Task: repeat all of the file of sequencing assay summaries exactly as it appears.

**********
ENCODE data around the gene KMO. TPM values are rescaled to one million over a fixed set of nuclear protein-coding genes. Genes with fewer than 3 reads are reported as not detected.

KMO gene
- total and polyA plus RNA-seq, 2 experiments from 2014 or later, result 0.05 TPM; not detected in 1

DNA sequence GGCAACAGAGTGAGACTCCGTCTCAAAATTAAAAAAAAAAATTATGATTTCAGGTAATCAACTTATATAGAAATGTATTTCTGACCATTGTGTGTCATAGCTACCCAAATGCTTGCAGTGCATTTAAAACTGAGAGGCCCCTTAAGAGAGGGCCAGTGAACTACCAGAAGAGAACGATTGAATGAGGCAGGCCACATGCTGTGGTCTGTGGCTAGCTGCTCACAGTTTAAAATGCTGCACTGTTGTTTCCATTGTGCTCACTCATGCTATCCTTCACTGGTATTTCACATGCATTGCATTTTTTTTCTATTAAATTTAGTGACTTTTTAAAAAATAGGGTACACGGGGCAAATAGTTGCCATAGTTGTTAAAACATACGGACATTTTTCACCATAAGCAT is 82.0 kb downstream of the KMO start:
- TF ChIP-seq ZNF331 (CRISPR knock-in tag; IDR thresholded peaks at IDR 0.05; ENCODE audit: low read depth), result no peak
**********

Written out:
ENCODE data around the gene KMO. TPM values are rescaled to one million over a fixed set of nuclear protein-coding genes. Genes with fewer than 3 reads are reported as not detected.

KMO gene
- total and polyA plus RNA-seq, 2 experiments from 2014 or later, result 0.05 TPM; not detected in 1

DNA sequence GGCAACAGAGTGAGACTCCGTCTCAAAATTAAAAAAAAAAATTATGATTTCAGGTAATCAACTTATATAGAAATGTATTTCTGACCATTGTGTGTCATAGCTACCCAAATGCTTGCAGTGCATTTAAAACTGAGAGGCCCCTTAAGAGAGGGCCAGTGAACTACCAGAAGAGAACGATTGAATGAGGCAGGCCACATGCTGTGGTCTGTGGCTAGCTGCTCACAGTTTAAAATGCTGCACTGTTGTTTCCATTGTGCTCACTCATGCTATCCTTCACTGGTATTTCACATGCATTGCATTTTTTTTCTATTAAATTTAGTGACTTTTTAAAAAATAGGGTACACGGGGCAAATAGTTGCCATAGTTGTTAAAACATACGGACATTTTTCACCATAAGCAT is 82.0 kb downstream of the KMO start:
- TF ChIP-seq ZNF331 (CRISPR knock-in tag; IDR thresholded peaks at IDR 0.05; ENCODE audit: low read depth), result no peak